Affordable housing is a critical issue that is often ignored by politicians of both parties. The economic consensus is clear that where you live, down to the exact neighborhood and block, often determines your social and economic outcomes. That’s because housing not only decides your health and stability but your physical access to good jobs, quality schools, healthy food options, public transit, and other crucial services. It is for this reason that racial and economic segregation presents generational disadvantages to communities across Virginia.

    In Virginia and across the country, there is a growing shortage of affordable, available homes. Northern Virginia is hit particularly hard by this shortage. Continued economic and job growth is not being met with new affordable housing construction, especially in the desirable neighborhoods that need it the most. A key culprit of this lack of new, affordable housing is exclusionary zoning that acts as a ban on higher-density housing types. Exclusionary zoning practices, particularly single-family zoning, make it extremely hard to create new multi-family “Missing Middle” homes, which are proven to be less expensive, better for the environment, and more accessible to marginalized communities. Instead, new housing development is relegated to the far suburbs, pushing low-income people farther away from job centers, increasing car and highway dependency, and damaging Virginia’s natural environment. Plus, the scarcity of housing units in those job-centers translates to ever-rising rents for existing residents.

    I was the first politician in Virginia’s history to propose state-wide zoning reform. In the 2020 legislative session, I introduced HB151 and HB152, which would have legalized the development of two-family housing types, like duplexes, townhouses, and Accessory Dwelling Units across the Commonwealth. This would allow the housing market to create more of this Missing Middle housing because zoning rules wouldn’t stand as an undue barrier. It would also make local governments think twice before zoning out new sprawling suburban development, and instead lean on the benefits density. Not only does density promote affordability by increasing the supply of housing units, but it’s also better for the environment, combats the legacy of neighborhood segregation, facilitates better public transit, and makes for a more connected local and regional economy.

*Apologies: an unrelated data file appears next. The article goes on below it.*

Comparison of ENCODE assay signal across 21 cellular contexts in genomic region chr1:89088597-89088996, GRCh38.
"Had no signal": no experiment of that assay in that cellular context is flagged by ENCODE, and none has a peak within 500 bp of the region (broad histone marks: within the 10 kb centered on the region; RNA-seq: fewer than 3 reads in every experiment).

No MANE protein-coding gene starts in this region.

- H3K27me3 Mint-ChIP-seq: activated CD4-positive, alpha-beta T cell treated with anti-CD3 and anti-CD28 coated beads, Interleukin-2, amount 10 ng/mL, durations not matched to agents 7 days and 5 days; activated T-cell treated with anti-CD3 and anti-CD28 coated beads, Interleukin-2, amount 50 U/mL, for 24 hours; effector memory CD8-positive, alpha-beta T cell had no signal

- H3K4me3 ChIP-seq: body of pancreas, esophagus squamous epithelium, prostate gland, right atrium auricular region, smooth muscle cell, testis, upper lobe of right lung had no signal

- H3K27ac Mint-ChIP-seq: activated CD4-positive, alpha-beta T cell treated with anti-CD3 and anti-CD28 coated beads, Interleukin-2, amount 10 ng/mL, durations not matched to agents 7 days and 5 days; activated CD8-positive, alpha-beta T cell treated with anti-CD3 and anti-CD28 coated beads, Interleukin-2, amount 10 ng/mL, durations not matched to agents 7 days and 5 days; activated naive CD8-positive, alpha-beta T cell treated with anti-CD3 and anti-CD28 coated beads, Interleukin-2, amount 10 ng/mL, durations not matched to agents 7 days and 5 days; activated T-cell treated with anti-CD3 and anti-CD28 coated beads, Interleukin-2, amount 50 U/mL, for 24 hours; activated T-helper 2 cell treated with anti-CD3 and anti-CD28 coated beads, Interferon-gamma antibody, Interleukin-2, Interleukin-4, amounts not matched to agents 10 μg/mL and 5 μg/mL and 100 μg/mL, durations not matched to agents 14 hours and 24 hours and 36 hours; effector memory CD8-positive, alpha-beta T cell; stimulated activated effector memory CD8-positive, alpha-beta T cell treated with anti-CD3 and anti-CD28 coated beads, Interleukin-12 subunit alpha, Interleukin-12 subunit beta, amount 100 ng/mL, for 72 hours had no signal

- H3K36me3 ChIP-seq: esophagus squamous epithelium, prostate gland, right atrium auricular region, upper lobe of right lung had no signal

Outside of zoning reform, there are other approaches we can take to make affordable housing a reality for all. Some proposals I support include:

     

    • Allowing local governments to build and rent out social housing units that are mandated to be low-rent and high-quality.
    • Instituting anti-gouging or rent cap rules that ensure landlords can’t continue to price-out their own tenants with drastic rent increases.
    • Increasing funding for Virginia’s Affordable Housing Trust Fund, which assists affordable housing projects across the Commonwealth.

     

    The climate crisis is here. Experts warn that we are woefully unprepared. The United Nations’ top scientists have given humanity 11 years to drastically reverse course, or face irreparable harm from climate change. That means we’ve already missed our window for half-measures and small ideas. To preserve our clean air and water, improve public health, and bring our energy grid and infrastructure into the 21st century, we need an authentically Virginian Green New Deal: a legislative plan of action to begin the economic transition to a decarbonized Commonwealth.

    The diverse communities of Virginia make the case for a Green New Deal themselves. Virginia’s Tidewater region faces increased threat from sea-level rise and increasingly dangerous storms and hurricanes. Appalachian communities that are reliant on coal and natural gas industries are in desperate need of an energy sector transition that can reinvigorate the economy. And in Union Hill, a historically black community, a textbook example of environmental racism is transpiring as major fossil-fuel peddlers are working to build a pipeline compressor station that will target the community with pollution.

    The Green New Deal would work to provide a just transition for those disproportionately impacted by climate change. That means:

    • An education and jobs program that will retrain marginalized communities to work in good-paying jobs in the renewable energy sector as part of a state-wide effort to rapidly eclipse fossil fuels with green energy production.
    • Significant investments in clean public transit like buses, trains, light-rail, and accommodation for bikes and pedestrians.
    • The immediate blockage of all dirty energy infrastructure projects like the Mountain Valley and Atlantic Coast Pipelines.
    • Updates to Virginia’s roads, bridges, tunnels, and water systems to ensure that frontline communities in coastal regions can be resilient to the effects of a changing climate.
    • A focus on research and development to utilize Virginia’s growing tech sector to be a global leader in renewable energy technology.
    • Protecting and honoring Virginia’s parks, forests, waterways, and public green spaces that promote healthier communities, preserve biodiversity, and bring in millions of dollars in state revenue through tourism.

    Last year, Virginia was ranked the best state to do business by CNBC. At the same time, we were ranked the worst state for workers’ prosperity by Oxfam. These two rankings are not a coincidence. For years, a focus on making Virginia “business-friendly” has been a smokescreen for pushing through ultra-conservative reforms that take political and economic power away from working families and give it increasingly to corporate giants that want to squeeze their workers for all they are worth. My economic vision acknowledges that our economy is stronger, our productivity is higher, and our public health is better when everyone is cared for.